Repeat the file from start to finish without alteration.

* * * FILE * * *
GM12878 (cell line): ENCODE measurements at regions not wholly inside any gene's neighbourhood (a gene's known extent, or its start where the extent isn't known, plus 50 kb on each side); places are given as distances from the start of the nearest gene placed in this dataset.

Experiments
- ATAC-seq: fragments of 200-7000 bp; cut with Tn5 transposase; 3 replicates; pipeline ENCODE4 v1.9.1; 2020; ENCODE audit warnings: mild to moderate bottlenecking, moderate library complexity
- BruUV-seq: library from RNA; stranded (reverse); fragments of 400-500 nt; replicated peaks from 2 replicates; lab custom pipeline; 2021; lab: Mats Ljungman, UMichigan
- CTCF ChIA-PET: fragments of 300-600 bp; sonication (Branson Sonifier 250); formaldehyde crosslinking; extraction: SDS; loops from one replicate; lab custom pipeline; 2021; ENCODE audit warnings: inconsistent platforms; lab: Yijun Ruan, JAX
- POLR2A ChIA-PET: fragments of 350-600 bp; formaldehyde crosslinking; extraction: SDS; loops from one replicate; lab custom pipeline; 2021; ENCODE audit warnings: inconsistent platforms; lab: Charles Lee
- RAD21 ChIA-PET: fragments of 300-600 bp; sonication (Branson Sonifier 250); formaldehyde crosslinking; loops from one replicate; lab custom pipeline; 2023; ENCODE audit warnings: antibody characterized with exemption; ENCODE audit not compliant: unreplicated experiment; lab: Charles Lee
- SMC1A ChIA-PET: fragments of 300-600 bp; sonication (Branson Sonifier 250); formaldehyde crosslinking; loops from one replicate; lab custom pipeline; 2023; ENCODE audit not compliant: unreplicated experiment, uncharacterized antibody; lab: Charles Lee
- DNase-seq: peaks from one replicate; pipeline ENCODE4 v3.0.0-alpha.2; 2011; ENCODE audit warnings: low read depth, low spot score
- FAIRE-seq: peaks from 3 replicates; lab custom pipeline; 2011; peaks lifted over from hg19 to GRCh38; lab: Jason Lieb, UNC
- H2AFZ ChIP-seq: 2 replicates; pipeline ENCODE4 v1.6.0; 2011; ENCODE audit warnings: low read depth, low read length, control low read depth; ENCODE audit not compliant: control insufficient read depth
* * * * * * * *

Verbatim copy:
GM12878 (cell line): ENCODE measurements at regions not wholly inside any gene's neighbourhood (a gene's known extent, or its start where the extent isn't known, plus 50 kb on each side); places are given as distances from the start of the nearest gene placed in this dataset.

Experiments
- ATAC-seq: fragments of 200-7000 bp; cut with Tn5 transposase; 3 replicates; pipeline ENCODE4 v1.9.1; 2020; ENCODE audit warnings: mild to moderate bottlenecking, moderate library complexity
- BruUV-seq: library from RNA; stranded (reverse); fragments of 400-500 nt; replicated peaks from 2 replicates; lab custom pipeline; 2021; lab: Mats Ljungman, UMichigan
- CTCF ChIA-PET: fragments of 300-600 bp; sonication (Branson Sonifier 250); formaldehyde crosslinking; extraction: SDS; loops from one replicate; lab custom pipeline; 2021; ENCODE audit warnings: inconsistent platforms; lab: Yijun Ruan, JAX
- POLR2A ChIA-PET: fragments of 350-600 bp; formaldehyde crosslinking; extraction: SDS; loops from one replicate; lab custom pipeline; 2021; ENCODE audit warnings: inconsistent platforms; lab: Charles Lee
- RAD21 ChIA-PET: fragments of 300-600 bp; sonication (Branson Sonifier 250); formaldehyde crosslinking; loops from one replicate; lab custom pipeline; 2023; ENCODE audit warnings: antibody characterized with exemption; ENCODE audit not compliant: unreplicated experiment; lab: Charles Lee
- SMC1A ChIA-PET: fragments of 300-600 bp; sonication (Branson Sonifier 250); formaldehyde crosslinking; loops from one replicate; lab custom pipeline; 2023; ENCODE audit not compliant: unreplicated experiment, uncharacterized antibody; lab: Charles Lee
- DNase-seq: peaks from one replicate; pipeline ENCODE4 v3.0.0-alpha.2; 2011; ENCODE audit warnings: low read depth, low spot score
- FAIRE-seq: peaks from 3 replicates; lab custom pipeline; 2011; peaks lifted over from hg19 to GRCh38; lab: Jason Lieb, UNC
- H2AFZ ChIP-seq: 2 replicates; pipeline ENCODE4 v1.6.0; 2011; ENCODE audit warnings: low read depth, low read length, control low read depth; ENCODE audit not compliant: control insufficient read depth